Salient. An Organ of Student Opinion at Victoria College, Wellington, N.Z. Vol. 9, No. 5. May 7, 1946
[Article on the World Federation of Democratic Youths USSR Delegation]
(Early this year the World Federation of Democratic Youth sent a delegation to the USSR. Among the British representatives was John Platts-Mills, formerly a VUC student, and now a member of the British House of Commons.)
I Saw the 17 members of the British Youth Delegation when they had just completed, their tour of the Soviet Union and arrived home. They answered a regular barrage of questions on many aspects of Soviet life that I put to them on your behalf.
Had Soviet Youth easy access to careers?
John Platts-Mills, Barrister and M.P., answered that one. "Nobody in this country knows the truth about Soviet Youth's access to careers. They have to pay for higher education, but every student while studying is paid a wage by the State. This varies from place to place, but on an average is between 200 and 400 roubles a month. This is twice the cost of the courses. Each year students receive increases, just as though they were working in a factory.
"Books and lodging are provided free and the only things which, a student has to pay for are food and haircuts. The result is an intelligentsia which is expanding at a terrific rate. At the moment one can't see any limit to this expansion."
Lt. James Callaghan, RNVB, MP for Cardiff South, with four and a half years' service in the Navy behind him, chipped in with his contribution on the subject.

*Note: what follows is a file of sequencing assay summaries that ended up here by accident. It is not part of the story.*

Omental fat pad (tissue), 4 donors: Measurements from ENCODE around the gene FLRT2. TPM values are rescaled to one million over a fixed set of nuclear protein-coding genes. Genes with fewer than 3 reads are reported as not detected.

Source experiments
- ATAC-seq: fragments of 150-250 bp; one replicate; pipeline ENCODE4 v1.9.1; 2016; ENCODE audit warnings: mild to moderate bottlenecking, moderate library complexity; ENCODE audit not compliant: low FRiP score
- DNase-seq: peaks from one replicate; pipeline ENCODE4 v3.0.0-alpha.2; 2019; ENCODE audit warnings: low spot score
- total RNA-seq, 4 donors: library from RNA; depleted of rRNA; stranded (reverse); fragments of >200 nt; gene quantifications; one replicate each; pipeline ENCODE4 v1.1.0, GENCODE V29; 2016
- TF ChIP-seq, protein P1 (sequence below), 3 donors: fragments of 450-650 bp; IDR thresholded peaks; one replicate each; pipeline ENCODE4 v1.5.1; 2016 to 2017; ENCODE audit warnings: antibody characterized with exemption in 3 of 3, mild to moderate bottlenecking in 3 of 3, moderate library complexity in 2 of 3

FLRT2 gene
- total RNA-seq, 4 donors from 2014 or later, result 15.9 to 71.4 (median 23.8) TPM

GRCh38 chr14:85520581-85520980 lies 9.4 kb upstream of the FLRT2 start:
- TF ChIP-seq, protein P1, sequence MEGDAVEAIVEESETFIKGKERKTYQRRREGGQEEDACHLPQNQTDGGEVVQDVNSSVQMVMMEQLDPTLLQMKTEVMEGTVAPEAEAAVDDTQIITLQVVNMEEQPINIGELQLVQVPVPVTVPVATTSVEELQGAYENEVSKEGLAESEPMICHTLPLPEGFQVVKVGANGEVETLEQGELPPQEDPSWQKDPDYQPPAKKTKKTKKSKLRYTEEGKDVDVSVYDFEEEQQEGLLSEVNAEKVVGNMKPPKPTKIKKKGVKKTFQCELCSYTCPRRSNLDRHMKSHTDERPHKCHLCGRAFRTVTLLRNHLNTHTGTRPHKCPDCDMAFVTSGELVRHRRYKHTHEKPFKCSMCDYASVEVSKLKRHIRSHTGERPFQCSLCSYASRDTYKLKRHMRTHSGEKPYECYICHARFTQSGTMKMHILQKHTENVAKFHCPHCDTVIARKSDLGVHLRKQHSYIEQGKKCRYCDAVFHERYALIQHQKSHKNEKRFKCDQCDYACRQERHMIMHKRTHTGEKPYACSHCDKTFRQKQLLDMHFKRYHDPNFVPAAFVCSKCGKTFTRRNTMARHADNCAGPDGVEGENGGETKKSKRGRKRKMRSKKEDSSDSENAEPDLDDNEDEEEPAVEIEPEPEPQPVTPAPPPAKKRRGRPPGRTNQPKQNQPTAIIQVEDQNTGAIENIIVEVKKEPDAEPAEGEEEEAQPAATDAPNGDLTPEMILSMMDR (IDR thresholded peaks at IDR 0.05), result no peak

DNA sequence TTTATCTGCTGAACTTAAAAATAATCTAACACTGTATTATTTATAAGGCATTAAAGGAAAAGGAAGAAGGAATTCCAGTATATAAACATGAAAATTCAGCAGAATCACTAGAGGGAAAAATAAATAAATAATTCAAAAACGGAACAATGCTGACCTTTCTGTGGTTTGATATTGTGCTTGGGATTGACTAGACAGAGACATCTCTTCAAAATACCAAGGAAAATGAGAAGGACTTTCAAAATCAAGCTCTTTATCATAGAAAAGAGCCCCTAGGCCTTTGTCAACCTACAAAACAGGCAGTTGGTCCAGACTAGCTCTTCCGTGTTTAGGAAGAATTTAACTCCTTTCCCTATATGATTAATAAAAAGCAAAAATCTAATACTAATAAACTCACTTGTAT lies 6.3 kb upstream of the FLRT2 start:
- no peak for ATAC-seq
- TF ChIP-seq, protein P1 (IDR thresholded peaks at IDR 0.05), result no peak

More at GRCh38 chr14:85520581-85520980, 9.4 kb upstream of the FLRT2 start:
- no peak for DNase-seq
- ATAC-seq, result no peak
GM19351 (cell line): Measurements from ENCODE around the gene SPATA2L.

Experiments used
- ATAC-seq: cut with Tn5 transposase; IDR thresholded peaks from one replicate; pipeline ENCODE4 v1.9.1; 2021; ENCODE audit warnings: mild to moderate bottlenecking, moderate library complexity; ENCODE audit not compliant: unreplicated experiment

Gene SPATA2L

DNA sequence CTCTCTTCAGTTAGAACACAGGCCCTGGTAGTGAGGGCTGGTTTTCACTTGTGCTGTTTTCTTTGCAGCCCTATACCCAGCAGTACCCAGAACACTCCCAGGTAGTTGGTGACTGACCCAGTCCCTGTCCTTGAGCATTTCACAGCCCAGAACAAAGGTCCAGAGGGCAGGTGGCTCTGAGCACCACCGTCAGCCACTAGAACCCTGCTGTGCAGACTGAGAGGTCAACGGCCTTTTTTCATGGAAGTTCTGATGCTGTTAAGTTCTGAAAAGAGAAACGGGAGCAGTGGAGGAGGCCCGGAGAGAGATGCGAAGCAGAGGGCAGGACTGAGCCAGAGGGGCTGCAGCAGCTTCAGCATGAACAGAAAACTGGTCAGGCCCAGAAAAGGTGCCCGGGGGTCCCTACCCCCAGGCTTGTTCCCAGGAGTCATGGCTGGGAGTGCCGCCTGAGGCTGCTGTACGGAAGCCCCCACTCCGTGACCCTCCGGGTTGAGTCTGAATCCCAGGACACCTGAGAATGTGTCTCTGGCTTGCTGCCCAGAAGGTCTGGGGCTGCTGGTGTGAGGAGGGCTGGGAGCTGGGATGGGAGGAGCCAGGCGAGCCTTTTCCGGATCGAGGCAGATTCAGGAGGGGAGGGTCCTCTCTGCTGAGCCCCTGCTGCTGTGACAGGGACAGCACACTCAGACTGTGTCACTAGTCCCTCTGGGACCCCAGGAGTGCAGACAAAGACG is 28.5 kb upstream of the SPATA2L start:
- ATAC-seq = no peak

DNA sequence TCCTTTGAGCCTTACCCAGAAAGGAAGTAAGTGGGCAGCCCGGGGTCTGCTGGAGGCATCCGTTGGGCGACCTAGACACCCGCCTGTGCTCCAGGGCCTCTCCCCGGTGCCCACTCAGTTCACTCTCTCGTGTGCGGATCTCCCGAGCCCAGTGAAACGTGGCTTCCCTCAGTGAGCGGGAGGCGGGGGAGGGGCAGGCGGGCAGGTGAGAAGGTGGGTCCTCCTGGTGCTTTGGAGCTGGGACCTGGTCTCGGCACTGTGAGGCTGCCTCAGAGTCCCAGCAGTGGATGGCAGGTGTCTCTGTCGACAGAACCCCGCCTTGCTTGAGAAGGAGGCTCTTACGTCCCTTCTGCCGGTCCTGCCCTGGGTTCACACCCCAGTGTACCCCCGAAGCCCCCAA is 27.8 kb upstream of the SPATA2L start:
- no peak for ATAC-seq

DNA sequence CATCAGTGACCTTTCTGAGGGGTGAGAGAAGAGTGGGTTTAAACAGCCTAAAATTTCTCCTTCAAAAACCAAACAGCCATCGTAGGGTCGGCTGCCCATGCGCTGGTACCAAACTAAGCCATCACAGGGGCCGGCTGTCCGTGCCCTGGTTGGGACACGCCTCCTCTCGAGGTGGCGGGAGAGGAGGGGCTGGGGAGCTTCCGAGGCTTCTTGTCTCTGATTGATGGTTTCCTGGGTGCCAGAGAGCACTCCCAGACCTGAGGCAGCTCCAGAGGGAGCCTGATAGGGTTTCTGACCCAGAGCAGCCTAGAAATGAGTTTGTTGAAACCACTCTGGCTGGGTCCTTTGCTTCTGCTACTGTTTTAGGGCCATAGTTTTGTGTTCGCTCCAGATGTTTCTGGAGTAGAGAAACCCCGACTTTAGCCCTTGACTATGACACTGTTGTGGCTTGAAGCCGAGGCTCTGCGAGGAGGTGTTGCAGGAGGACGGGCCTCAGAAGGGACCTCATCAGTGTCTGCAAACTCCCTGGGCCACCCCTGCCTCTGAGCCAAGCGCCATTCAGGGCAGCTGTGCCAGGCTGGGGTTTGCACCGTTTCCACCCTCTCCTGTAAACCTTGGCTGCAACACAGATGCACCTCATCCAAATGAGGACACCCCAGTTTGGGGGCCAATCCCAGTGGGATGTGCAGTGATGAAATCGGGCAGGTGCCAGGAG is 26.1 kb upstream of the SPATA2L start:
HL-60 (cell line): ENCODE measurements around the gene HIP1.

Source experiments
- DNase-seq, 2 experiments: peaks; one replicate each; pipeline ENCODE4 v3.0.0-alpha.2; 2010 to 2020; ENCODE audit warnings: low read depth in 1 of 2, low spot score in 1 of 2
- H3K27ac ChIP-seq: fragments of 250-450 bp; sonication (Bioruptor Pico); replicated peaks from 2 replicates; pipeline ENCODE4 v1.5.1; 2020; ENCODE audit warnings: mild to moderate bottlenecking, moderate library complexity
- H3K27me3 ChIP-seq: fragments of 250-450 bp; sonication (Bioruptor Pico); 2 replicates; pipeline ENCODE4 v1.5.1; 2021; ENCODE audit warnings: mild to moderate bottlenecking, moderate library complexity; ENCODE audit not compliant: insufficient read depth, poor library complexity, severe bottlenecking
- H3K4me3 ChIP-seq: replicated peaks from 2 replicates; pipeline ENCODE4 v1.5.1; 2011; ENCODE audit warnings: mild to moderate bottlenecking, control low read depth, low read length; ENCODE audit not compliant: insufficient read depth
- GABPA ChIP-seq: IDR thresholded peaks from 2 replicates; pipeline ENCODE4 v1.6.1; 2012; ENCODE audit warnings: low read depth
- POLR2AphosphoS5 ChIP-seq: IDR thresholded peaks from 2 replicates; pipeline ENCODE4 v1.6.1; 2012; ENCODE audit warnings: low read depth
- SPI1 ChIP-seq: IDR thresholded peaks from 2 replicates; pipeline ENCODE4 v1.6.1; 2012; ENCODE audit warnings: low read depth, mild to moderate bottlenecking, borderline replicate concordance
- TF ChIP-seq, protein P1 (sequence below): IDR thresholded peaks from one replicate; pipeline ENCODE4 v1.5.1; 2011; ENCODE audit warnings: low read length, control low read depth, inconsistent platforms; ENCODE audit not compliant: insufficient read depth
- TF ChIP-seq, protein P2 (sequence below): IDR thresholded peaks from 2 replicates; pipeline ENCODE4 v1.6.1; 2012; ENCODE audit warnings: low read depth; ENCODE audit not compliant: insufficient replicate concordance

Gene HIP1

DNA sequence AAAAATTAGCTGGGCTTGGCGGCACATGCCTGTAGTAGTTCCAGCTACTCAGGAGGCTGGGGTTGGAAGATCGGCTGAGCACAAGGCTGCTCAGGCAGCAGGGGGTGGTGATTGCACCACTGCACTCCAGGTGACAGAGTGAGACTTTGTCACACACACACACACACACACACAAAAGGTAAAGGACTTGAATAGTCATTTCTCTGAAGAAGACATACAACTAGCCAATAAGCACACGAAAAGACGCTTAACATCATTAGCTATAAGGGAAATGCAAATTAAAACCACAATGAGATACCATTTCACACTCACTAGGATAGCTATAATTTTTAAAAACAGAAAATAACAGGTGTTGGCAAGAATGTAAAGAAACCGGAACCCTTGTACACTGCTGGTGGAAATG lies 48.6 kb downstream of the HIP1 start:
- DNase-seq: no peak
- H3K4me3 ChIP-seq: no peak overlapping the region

"Every young man in the Soviet Union really feels that he has a Field-Marshal's baton in his haversack."
He told us, by way of illustration, the story of the director of one of Stalingrad's largest factories.
In 1928 this man was a young labourer digging up the ground and preparing the site of the factory. When the factory opened he obtained a job on one of the machines. He studied and worked his way up, charge-hand, foreman, section foreman. At the outbreak of war he was called up and became a Major in the Bed Army.
Then when Stalingrad was being rebuilt he was recalled to take up the post of director.
"Youth in the USSR," he concluded, "has opportunities of responsible and worth-while work in a way that 1 am sure no other youth in the world has at the present moment."
I explained our readers wanted to know about the spare-time activities of young people. Do they have a good time? The delegation agreed. They were "certain that young people in the USSR have a good time." "All very impressed at the high standard of recreation available for young people." "Amazing facilities for sport. Each town has stadiums; boxing gymnasiums, skating, football, etc." "The right to rest is an important part of their lives. I believe it is even written into the constitution."
Mary Robinson, leader of the YWGA Central Club, who was nominated by the Standing Conference of National Voluntary Organisations, said: "The spirit of the people is the first thing that hits you."
Twenty-five year old YWCA Edna Thomas told us that there was no demob problem, and nobody talked about such a problem as they do in this country. All the emphasis was on re-building the country and everyone who came out of the Army had a job waiting for him.
—Reprinted from "Challenge," English Youth Weekly, March, 1946.